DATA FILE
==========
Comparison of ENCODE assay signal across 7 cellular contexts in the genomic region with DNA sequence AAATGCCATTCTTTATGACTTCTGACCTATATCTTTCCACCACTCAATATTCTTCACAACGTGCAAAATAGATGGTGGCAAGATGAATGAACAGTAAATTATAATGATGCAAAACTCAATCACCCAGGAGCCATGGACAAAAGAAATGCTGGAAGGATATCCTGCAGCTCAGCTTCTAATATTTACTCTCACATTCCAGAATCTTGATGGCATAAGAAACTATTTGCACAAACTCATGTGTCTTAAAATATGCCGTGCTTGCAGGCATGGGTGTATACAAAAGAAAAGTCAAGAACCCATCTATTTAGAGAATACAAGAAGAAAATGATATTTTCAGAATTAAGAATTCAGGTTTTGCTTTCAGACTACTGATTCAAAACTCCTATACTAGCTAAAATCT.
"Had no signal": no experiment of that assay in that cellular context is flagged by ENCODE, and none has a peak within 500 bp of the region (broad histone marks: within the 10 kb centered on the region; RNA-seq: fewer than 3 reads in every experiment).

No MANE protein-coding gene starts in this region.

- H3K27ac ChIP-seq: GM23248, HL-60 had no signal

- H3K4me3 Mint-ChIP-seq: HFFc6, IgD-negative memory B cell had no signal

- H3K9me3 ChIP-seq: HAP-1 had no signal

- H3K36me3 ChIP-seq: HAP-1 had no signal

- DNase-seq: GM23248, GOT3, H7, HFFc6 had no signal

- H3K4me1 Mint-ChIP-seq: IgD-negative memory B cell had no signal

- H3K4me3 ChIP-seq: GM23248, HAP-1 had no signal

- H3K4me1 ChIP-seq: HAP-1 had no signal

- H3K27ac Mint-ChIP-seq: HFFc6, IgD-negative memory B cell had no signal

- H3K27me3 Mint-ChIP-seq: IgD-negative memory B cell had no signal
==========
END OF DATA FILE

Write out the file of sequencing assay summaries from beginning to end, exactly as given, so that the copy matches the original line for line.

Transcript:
Comparison of ENCODE assay signal across 7 cellular contexts in the genomic region with DNA sequence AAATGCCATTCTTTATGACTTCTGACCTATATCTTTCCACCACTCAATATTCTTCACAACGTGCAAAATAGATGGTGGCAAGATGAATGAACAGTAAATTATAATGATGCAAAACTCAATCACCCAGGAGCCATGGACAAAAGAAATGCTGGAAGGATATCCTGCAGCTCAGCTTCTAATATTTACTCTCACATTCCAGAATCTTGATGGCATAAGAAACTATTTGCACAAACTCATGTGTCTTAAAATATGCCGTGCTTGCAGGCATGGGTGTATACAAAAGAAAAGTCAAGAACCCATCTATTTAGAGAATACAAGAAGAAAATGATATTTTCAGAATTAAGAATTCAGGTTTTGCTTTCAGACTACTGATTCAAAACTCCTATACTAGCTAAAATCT.
"Had no signal": no experiment of that assay in that cellular context is flagged by ENCODE, and none has a peak within 500 bp of the region (broad histone marks: within the 10 kb centered on the region; RNA-seq: fewer than 3 reads in every experiment).

No MANE protein-coding gene starts in this region.

- H3K27ac ChIP-seq: GM23248, HL-60 had no signal

- H3K4me3 Mint-ChIP-seq: HFFc6, IgD-negative memory B cell had no signal

- H3K9me3 ChIP-seq: HAP-1 had no signal

- H3K36me3 ChIP-seq: HAP-1 had no signal

- DNase-seq: GM23248, GOT3, H7, HFFc6 had no signal

- H3K4me1 Mint-ChIP-seq: IgD-negative memory B cell had no signal

- H3K4me3 ChIP-seq: GM23248, HAP-1 had no signal

- H3K4me1 ChIP-seq: HAP-1 had no signal

- H3K27ac Mint-ChIP-seq: HFFc6, IgD-negative memory B cell had no signal

- H3K27me3 Mint-ChIP-seq: IgD-negative memory B cell had no signal